If a Scoutmaster is doing the job, they will know if the scout is living up to the Scout Oath and Law. On outings is the boy Cheerful or Helpful? At meetings is the Scout Friendly and Courteous to new scouts and visitors? Does he exhibit the traits of Loyalty to his patrol or family? Does he participate in troop service projects?

 

It is our job to ensure that the lessons are taught through example, SM minutes, and at a SM conference. Helping each scout to understand the principles behind the Oath and Law are what we are all about. I think the requirement for showing scout spirit comes to mind.

 

When I hold an SM conference I ask open ended questions on how each scout is doing in school, in the troop and at home. What his plans are for the next rank, Merit Badges he wishes to work on and if he has any ideas for service hours if needed. I want to know what I can do to help him get the most out of the program. I do not need to know how many times he helped an elderly lady across the street, or got Timmy out of the well. These very topics come from the SM handbook.

 

If the powers that be wish to add or change a requirement that is okay, yet they should look at what is in place (Scout Spirit) and tweak or update as needed. This requirement does nothing more than take away the SM's ability to drive or steer the conversation in the direction it needs to go. Helping the boy grow, the program go and making us better leaders is what an SM conference is for.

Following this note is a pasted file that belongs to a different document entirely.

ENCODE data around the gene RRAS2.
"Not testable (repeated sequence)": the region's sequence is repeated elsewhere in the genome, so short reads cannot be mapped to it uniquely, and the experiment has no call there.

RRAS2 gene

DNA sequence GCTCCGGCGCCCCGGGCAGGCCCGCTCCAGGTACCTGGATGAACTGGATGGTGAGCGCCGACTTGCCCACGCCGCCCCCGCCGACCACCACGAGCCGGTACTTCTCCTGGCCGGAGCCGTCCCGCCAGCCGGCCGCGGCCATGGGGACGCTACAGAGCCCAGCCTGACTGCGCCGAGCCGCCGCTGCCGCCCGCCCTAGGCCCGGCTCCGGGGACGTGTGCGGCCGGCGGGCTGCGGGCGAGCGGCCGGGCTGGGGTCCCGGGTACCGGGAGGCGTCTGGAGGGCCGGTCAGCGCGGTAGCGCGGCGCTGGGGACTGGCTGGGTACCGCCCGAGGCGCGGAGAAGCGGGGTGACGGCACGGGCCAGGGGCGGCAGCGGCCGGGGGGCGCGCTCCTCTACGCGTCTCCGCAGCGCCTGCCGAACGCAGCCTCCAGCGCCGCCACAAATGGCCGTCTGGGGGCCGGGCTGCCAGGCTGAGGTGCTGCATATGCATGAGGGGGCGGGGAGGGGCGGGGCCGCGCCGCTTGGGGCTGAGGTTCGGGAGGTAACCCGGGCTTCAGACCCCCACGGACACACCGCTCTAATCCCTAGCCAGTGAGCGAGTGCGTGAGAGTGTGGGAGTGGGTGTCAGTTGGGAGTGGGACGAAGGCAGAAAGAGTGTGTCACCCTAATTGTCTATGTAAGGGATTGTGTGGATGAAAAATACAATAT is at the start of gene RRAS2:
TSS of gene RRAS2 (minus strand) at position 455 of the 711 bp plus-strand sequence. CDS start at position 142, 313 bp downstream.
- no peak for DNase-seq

Maybe a new point for the law; A scout is Modest. He seeks no reward or recognition for any Good Deed. Sorry thats already there under "Do a Good Turn Daily".

 

 

 

 

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I teach my boys when it comes to requirements, follow the letter of the law. So if a scout gives me twelve ways he has kept himself clean, I'll sign off TF 13, SC 11, and FC 12. When it comes to life, follow the spirit of the law. So if a boy is a paragon of virtue everywhere except on his Facebook page, he'll hear from me.

 

In a similar vein, if a boy tells me about how he walked through his entire web browser history with his parents and made sure they were his MySpace and Facebook friends. (Hasn't happened yet.) I might just sign him off on all three.

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Imagine if you will a very prosperous crossover season, and you now have 12 new scouts. Your next 12 to 18 months would be, "Hmm, Johnny did Obedient, or was that Sam? And who was the one that used Thrifty 7 months ago?"